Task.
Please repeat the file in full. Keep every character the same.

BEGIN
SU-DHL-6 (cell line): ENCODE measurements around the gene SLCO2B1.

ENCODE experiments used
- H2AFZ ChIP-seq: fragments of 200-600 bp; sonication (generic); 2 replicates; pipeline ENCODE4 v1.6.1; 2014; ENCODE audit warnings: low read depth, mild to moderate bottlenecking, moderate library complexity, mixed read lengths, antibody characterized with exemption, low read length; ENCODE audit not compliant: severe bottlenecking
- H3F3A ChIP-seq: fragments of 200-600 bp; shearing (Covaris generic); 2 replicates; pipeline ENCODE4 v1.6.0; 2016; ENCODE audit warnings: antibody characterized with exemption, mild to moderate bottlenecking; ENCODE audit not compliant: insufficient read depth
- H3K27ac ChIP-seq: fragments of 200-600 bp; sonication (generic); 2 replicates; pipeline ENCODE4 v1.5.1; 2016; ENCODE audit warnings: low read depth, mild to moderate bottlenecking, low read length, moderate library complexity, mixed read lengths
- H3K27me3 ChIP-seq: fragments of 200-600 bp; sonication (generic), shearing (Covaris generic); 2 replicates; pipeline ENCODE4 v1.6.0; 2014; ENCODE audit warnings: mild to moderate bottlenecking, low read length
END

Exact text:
SU-DHL-6 (cell line): ENCODE measurements around the gene SLCO2B1.

ENCODE experiments used
- H2AFZ ChIP-seq: fragments of 200-600 bp; sonication (generic); 2 replicates; pipeline ENCODE4 v1.6.1; 2014; ENCODE audit warnings: low read depth, mild to moderate bottlenecking, moderate library complexity, mixed read lengths, antibody characterized with exemption, low read length; ENCODE audit not compliant: severe bottlenecking
- H3F3A ChIP-seq: fragments of 200-600 bp; shearing (Covaris generic); 2 replicates; pipeline ENCODE4 v1.6.0; 2016; ENCODE audit warnings: antibody characterized with exemption, mild to moderate bottlenecking; ENCODE audit not compliant: insufficient read depth
- H3K27ac ChIP-seq: fragments of 200-600 bp; sonication (generic); 2 replicates; pipeline ENCODE4 v1.5.1; 2016; ENCODE audit warnings: low read depth, mild to moderate bottlenecking, low read length, moderate library complexity, mixed read lengths
- H3K27me3 ChIP-seq: fragments of 200-600 bp; sonication (generic), shearing (Covaris generic); 2 replicates; pipeline ENCODE4 v1.6.0; 2014; ENCODE audit warnings: mild to moderate bottlenecking, low read length